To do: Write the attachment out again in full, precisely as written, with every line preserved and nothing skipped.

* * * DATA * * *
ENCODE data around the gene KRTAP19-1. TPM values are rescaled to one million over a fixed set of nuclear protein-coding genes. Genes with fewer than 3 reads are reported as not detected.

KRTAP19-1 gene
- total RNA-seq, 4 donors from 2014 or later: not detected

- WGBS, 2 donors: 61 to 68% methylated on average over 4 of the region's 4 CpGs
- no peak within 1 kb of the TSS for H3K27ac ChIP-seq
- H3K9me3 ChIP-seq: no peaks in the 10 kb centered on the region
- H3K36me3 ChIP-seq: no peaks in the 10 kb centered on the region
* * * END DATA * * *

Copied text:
ENCODE data around the gene KRTAP19-1. TPM values are rescaled to one million over a fixed set of nuclear protein-coding genes. Genes with fewer than 3 reads are reported as not detected.

KRTAP19-1 gene
- total RNA-seq, 4 donors from 2014 or later: not detected

- WGBS, 2 donors: 61 to 68% methylated on average over 4 of the region's 4 CpGs
- no peak within 1 kb of the TSS for H3K27ac ChIP-seq
- H3K9me3 ChIP-seq: no peaks in the 10 kb centered on the region
- H3K36me3 ChIP-seq: no peaks in the 10 kb centered on the region